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Distraction

Clay Clark (US SBA Entrepreneur of the Year) and Tim Redmond (Growth Coach and Business Consultant) discuss the importance of minimizing distractions in this transcript on Thrive15.com, one of the nation's top business schools in PA.

Clay:    I'm going to read ... you guys if you watch this, I'm going to read you 3 quotes here that I think are just totally hammering home the importance of this. You have one here that says Thomas Edison. This is the guy who many would consider to be the most important and most successful inventor out there. He says that vision without execution is hallucination. There you go. You have a big dream, but you're not breaking it into a to do list, you're hallucinating. 

    Then, you go on here, and the book "The Richest Man in Town" written by W. Randall Jones. He says you have to execute or get executed. If you don't get it done ...

Tim:    I love that quote. 

Clay:    Execute or get executed. Here is where the distraction comes in. I'm going to read this quote to you by Steven Spielberg, and then, I want to get your feedback on it. Steven Spielberg is probably known as being the most successful film director, screen writer, producer of his day or of any day. He's legendary. He says technology can be our best friends, and technology can also be the biggest party pooper of our lives. Steven, what. He says it interrupts our own story. It interrupts our ability to have a thought or a daydream, to imagine something wonderful because we're too busy bridging he walk from the cafeteria to the office on the cell phone.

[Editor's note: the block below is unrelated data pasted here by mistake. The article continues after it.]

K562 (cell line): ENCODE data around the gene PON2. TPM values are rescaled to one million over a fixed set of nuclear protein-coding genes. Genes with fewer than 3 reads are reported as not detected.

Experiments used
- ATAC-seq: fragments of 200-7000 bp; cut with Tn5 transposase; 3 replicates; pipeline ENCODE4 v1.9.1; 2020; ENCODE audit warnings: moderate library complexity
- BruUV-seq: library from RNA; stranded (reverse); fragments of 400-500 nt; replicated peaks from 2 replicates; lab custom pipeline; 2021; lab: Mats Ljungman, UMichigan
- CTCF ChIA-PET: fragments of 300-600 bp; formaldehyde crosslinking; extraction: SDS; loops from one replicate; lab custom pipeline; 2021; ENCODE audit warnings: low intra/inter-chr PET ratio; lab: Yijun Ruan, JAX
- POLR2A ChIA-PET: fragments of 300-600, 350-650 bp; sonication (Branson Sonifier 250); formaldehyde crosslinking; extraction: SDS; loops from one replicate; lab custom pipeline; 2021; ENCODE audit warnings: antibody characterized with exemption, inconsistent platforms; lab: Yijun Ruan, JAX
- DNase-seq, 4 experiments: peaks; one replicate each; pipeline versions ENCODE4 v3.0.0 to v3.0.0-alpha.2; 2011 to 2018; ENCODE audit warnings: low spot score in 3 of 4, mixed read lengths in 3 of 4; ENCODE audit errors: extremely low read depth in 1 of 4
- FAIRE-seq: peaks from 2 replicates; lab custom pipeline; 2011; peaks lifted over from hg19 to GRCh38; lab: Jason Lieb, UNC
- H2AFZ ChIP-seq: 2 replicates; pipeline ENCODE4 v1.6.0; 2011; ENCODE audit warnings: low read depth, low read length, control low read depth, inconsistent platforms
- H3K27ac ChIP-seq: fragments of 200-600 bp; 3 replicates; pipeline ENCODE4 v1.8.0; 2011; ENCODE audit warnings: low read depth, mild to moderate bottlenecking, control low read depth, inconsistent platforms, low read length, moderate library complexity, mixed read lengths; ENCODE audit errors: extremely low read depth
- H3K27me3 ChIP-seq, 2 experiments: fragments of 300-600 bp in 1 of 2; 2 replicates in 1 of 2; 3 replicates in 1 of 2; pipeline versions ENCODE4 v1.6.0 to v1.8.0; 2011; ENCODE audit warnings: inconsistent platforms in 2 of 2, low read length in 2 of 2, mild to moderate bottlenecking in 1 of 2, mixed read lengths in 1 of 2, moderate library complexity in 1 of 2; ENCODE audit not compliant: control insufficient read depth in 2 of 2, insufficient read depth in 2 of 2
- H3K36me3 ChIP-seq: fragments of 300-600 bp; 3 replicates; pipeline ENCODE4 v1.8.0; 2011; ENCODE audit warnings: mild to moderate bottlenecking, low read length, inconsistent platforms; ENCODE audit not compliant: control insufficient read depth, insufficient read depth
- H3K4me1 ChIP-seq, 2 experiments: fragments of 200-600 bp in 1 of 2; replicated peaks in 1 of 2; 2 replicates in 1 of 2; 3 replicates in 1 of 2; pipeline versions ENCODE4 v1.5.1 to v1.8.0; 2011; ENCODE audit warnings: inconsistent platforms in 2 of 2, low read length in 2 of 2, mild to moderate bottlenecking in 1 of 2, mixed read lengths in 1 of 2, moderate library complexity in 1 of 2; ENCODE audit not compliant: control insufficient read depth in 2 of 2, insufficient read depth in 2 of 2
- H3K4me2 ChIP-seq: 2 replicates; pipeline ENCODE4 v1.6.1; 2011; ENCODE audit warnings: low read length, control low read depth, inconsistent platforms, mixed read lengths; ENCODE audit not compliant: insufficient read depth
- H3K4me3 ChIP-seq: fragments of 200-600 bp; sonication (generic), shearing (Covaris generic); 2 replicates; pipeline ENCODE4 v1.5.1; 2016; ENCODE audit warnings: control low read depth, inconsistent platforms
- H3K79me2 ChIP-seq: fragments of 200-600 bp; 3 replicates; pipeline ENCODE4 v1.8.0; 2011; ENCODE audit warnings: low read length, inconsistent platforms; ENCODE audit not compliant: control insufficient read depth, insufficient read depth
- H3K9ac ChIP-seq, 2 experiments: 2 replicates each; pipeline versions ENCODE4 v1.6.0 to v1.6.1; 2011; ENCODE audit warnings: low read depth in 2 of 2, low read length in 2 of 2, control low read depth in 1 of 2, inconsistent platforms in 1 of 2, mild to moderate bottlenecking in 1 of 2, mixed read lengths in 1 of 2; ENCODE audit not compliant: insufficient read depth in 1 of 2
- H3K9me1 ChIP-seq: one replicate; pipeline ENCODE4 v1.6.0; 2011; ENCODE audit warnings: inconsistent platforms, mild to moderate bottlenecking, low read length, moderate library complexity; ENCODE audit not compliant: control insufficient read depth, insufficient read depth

Tim:    I've got a personal story on this. I love my wife. We've had 4 children that's proof of that love. 

Clay:    Wow. 

Tim:    Okay. Now, she is wanting to have a special moment with me a couple nights ago. We're in California. I'm not going to go too much in ...

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Tim:    ... into detail on that. Relax boys, relax. What I do is I'm getting set because I wake up at 4 o'clock in the morning, and I'm ready to go with things and go. I want to have it cued up with my audible what book I'm going to go on. I usually have it twice as fast or three times. My wife looks over at that and just completely shuts her down, and I got to hug my pillow that night. 

Clay:    Because you were ...

Tim:    I was so absorbed in the technology, and she is competing with that technology as if its the mistress that I'm in love with. 

Clay:    Wow. That got deep right there. That's deep. We're at the bottom of the deep end of the pool, and we're digging to get deeper. 

Tim:    Here's the key. Here's the time with it. Business is primarily nurturing relationships. That's what business is. You're nurturing relationships so they come back to want to relate to use more and more. What we do is we get so almost sidetracked with the technology that it drains our creative energy that we're not focused on that most important thing that needs to be giving birth that day for us to move our business forward.